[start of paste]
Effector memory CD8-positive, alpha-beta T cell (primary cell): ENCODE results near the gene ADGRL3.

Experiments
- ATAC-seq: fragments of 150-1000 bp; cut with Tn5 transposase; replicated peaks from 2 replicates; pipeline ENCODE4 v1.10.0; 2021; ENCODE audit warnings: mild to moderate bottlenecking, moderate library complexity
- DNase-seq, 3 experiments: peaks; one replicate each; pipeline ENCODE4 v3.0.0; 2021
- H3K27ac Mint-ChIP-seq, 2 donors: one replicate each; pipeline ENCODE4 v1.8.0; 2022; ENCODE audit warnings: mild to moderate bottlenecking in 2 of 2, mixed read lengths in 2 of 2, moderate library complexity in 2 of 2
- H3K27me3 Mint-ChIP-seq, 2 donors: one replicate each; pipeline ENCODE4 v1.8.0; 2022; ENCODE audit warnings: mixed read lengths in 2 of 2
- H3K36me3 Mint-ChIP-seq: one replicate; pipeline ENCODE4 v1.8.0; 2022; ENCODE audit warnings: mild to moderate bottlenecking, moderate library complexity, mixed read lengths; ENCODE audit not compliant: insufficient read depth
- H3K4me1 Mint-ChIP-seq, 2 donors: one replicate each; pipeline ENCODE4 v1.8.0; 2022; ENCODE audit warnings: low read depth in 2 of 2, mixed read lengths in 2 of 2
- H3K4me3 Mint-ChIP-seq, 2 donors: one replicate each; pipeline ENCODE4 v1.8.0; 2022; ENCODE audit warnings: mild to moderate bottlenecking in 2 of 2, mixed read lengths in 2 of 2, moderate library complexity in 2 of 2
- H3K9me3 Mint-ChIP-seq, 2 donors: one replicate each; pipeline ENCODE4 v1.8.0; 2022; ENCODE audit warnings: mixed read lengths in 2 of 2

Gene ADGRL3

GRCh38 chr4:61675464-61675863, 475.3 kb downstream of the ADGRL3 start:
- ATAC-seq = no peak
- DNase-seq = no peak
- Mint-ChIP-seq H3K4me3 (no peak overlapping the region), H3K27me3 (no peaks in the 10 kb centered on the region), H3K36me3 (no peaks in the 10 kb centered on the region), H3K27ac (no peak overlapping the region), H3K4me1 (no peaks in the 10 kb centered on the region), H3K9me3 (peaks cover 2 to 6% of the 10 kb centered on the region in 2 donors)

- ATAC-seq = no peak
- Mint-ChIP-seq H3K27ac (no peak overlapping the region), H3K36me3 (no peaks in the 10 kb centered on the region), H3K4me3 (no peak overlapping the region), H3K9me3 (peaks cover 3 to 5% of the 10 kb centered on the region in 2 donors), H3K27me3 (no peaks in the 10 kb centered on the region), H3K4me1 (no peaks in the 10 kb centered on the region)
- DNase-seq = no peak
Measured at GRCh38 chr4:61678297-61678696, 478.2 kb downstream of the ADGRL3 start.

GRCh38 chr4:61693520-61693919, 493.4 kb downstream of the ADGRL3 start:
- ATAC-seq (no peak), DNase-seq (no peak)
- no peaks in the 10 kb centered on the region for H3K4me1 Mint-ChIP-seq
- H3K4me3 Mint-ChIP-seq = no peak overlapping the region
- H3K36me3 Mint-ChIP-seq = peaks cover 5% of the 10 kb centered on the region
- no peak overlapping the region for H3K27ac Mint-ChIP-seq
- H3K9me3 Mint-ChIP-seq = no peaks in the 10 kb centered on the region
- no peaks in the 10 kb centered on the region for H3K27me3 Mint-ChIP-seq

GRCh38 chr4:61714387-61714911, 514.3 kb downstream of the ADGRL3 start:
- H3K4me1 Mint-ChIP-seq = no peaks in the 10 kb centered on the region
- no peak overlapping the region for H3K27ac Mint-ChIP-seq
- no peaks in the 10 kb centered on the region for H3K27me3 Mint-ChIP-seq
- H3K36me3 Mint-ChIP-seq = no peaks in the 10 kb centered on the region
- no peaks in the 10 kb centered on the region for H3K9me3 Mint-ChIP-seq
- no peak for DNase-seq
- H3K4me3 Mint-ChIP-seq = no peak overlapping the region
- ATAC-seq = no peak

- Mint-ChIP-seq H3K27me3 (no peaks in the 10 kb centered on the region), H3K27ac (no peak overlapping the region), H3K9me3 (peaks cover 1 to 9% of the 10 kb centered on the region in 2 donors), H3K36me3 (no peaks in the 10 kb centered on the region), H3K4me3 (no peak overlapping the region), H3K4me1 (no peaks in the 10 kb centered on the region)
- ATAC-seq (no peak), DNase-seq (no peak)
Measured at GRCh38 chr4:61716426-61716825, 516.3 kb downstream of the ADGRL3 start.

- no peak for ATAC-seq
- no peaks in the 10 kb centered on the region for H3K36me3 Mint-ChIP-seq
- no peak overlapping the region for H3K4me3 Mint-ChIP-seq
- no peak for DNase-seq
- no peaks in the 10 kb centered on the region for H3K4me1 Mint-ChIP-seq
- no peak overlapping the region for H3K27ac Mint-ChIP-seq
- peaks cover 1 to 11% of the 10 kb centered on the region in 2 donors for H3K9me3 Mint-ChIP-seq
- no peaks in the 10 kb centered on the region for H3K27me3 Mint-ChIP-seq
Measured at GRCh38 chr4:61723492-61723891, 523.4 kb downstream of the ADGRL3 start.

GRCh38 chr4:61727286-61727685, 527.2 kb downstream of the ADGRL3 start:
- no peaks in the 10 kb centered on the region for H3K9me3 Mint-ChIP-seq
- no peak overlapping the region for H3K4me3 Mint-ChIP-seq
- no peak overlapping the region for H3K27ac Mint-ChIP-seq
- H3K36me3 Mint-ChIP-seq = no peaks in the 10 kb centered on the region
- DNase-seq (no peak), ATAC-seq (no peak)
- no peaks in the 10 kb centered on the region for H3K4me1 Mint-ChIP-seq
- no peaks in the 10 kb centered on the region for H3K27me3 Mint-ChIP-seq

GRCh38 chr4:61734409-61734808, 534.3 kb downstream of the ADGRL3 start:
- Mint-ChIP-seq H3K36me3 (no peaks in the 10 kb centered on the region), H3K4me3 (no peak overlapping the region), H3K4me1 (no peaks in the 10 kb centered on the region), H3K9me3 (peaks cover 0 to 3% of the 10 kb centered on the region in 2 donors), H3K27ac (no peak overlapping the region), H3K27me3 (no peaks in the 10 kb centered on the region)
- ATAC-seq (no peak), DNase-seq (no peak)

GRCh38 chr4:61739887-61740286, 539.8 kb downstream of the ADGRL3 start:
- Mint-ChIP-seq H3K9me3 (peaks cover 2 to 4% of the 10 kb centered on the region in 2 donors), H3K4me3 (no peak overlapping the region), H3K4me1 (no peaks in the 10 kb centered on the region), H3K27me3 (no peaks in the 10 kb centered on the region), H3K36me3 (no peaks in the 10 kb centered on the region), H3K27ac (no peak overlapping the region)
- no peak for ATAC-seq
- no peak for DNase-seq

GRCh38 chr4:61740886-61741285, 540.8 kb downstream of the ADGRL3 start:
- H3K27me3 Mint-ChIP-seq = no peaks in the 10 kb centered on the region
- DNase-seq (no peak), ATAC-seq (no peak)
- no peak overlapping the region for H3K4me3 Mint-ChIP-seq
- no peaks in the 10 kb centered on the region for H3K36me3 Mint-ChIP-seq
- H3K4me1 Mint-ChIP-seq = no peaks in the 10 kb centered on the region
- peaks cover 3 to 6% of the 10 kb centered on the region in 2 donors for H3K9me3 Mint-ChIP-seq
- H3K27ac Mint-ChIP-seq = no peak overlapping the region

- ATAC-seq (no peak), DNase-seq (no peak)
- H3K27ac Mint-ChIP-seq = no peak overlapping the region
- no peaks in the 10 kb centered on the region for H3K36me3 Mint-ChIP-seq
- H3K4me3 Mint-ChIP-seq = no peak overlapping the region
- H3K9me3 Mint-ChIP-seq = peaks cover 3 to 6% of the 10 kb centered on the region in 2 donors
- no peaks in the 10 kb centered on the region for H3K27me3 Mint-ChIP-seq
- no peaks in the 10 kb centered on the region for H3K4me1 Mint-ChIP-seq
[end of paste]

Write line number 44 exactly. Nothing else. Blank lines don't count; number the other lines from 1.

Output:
- no peaks in the 10 kb centered on the region for H3K4me1 Mint-ChIP-seq